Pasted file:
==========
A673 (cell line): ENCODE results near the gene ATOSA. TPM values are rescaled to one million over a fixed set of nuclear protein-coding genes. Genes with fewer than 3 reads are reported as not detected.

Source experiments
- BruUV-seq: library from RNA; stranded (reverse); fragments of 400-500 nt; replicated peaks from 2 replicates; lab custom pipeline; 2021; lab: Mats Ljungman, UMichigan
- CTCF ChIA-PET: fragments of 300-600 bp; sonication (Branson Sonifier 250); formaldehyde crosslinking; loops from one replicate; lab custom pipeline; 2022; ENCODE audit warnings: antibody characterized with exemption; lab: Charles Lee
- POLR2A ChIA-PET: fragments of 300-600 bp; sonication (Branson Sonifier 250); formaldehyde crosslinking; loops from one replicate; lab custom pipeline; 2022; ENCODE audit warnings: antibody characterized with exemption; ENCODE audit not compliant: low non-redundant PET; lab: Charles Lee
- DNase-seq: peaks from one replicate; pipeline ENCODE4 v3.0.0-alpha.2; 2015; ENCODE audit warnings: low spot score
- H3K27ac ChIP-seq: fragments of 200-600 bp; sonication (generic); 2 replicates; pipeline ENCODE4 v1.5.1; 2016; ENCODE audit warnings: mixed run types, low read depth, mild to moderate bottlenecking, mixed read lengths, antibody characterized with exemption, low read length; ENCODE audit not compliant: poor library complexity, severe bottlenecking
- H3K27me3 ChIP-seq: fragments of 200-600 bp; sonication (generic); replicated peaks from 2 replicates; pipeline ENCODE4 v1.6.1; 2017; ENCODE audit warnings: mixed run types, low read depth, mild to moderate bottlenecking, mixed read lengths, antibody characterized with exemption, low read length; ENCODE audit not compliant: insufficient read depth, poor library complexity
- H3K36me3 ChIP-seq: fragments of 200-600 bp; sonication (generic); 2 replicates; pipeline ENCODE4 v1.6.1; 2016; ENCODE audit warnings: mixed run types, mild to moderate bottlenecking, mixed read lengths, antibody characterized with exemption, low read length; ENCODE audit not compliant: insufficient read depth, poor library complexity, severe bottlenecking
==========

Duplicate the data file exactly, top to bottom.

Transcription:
A673 (cell line): ENCODE results near the gene ATOSA. TPM values are rescaled to one million over a fixed set of nuclear protein-coding genes. Genes with fewer than 3 reads are reported as not detected.

Source experiments
- BruUV-seq: library from RNA; stranded (reverse); fragments of 400-500 nt; replicated peaks from 2 replicates; lab custom pipeline; 2021; lab: Mats Ljungman, UMichigan
- CTCF ChIA-PET: fragments of 300-600 bp; sonication (Branson Sonifier 250); formaldehyde crosslinking; loops from one replicate; lab custom pipeline; 2022; ENCODE audit warnings: antibody characterized with exemption; lab: Charles Lee
- POLR2A ChIA-PET: fragments of 300-600 bp; sonication (Branson Sonifier 250); formaldehyde crosslinking; loops from one replicate; lab custom pipeline; 2022; ENCODE audit warnings: antibody characterized with exemption; ENCODE audit not compliant: low non-redundant PET; lab: Charles Lee
- DNase-seq: peaks from one replicate; pipeline ENCODE4 v3.0.0-alpha.2; 2015; ENCODE audit warnings: low spot score
- H3K27ac ChIP-seq: fragments of 200-600 bp; sonication (generic); 2 replicates; pipeline ENCODE4 v1.5.1; 2016; ENCODE audit warnings: mixed run types, low read depth, mild to moderate bottlenecking, mixed read lengths, antibody characterized with exemption, low read length; ENCODE audit not compliant: poor library complexity, severe bottlenecking
- H3K27me3 ChIP-seq: fragments of 200-600 bp; sonication (generic); replicated peaks from 2 replicates; pipeline ENCODE4 v1.6.1; 2017; ENCODE audit warnings: mixed run types, low read depth, mild to moderate bottlenecking, mixed read lengths, antibody characterized with exemption, low read length; ENCODE audit not compliant: insufficient read depth, poor library complexity
- H3K36me3 ChIP-seq: fragments of 200-600 bp; sonication (generic); 2 replicates; pipeline ENCODE4 v1.6.1; 2016; ENCODE audit warnings: mixed run types, mild to moderate bottlenecking, mixed read lengths, antibody characterized with exemption, low read length; ENCODE audit not compliant: insufficient read depth, poor library complexity, severe bottlenecking